New research conducted by Kiley Hamlin as a graduate student at Yale University, now a professor at the University of British Columbia, published in the journal Psychological Science on March 12, 2013, indicates that infants display social bias as early as nine months of age.
The conclusions were the result of experiments where children from nine months to 14 months of age viewed a set of films that showed puppets displaying a common real world scenario. The puppet show showed a character that lost a ball and wanted the ball back. The children watched two different scenarios where a helpful puppet returned the ball and another puppet kept the ball. A second series of the same puppet show showed a puppet of different physical appearance than the puppet that lost the ball performing the same two behaviors.
The children preferred the puppet that returned the ball to a puppet that looked the same. The children preferred the character who harmed the dissimilar puppet over the character who helped him.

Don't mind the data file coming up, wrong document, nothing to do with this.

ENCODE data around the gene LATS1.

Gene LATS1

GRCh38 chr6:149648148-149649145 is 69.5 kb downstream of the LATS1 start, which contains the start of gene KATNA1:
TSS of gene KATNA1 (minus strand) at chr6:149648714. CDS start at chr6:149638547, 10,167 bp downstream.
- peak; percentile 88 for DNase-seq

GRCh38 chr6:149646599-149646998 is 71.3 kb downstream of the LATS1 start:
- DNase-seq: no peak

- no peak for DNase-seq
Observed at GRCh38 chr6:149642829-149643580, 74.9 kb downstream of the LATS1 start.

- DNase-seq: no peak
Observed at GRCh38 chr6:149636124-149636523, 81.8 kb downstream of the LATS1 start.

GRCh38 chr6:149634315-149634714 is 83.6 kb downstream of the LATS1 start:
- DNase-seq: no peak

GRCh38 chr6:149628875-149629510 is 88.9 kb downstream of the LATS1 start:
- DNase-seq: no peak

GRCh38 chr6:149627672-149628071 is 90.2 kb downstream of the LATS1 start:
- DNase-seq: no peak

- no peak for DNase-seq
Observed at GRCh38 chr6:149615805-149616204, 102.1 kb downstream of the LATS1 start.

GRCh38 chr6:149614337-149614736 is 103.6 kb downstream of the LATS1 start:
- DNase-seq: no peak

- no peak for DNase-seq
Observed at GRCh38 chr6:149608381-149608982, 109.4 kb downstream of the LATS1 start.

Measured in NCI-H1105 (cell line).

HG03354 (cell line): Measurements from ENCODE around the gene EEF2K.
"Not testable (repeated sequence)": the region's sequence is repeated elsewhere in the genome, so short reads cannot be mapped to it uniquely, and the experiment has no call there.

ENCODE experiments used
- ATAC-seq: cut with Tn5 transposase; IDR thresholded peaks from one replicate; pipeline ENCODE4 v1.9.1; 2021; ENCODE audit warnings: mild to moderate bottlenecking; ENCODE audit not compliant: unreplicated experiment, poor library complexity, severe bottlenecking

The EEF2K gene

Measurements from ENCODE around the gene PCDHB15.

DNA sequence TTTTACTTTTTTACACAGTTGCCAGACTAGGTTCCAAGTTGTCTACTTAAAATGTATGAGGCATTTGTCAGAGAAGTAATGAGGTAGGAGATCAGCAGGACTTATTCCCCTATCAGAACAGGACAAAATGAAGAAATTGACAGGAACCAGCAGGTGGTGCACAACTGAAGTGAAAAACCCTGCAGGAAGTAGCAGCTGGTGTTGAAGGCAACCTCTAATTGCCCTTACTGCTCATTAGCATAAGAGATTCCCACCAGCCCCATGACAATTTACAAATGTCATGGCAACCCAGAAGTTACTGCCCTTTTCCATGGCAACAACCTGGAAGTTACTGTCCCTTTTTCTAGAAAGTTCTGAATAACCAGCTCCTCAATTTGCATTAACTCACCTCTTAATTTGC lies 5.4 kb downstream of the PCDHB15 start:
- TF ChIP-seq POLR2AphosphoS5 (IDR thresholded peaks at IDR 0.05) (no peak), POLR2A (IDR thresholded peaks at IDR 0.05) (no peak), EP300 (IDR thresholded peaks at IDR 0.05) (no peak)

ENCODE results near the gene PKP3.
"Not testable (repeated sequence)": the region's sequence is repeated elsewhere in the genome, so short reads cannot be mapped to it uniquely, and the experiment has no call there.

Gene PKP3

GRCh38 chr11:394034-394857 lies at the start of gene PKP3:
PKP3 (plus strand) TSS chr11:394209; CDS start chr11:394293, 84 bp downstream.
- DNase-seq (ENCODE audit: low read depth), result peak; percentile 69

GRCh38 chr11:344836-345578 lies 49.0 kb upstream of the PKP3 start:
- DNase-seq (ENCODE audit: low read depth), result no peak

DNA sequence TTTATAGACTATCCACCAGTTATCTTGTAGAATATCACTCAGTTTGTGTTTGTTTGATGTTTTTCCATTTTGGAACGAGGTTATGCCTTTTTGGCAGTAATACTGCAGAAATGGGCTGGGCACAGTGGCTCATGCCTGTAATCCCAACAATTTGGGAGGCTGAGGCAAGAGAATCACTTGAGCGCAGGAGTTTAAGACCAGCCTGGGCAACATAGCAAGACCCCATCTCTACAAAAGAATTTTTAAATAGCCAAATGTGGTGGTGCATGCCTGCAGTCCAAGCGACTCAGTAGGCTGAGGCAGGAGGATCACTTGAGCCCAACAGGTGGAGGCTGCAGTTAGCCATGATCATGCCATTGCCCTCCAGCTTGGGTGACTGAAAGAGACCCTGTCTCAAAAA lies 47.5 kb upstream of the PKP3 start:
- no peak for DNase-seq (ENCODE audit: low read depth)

The researchers conclude that some basis for social bias is innate and potentially genetic. The scientists further elaborate that such innate bias does not approach the realm of xenophobia or racist behaviors.
The preference for individuals like oneself may be a protective evolutionary adaptation that is much more ancient than modern man and genetically unavoidable.
The overall objective of the research was to identify the basic antisocial behaviors and prepare an early education regimen that ameliorates some of the innate response to physical differences as displayed by infants.
The films the children viewed can be seen here.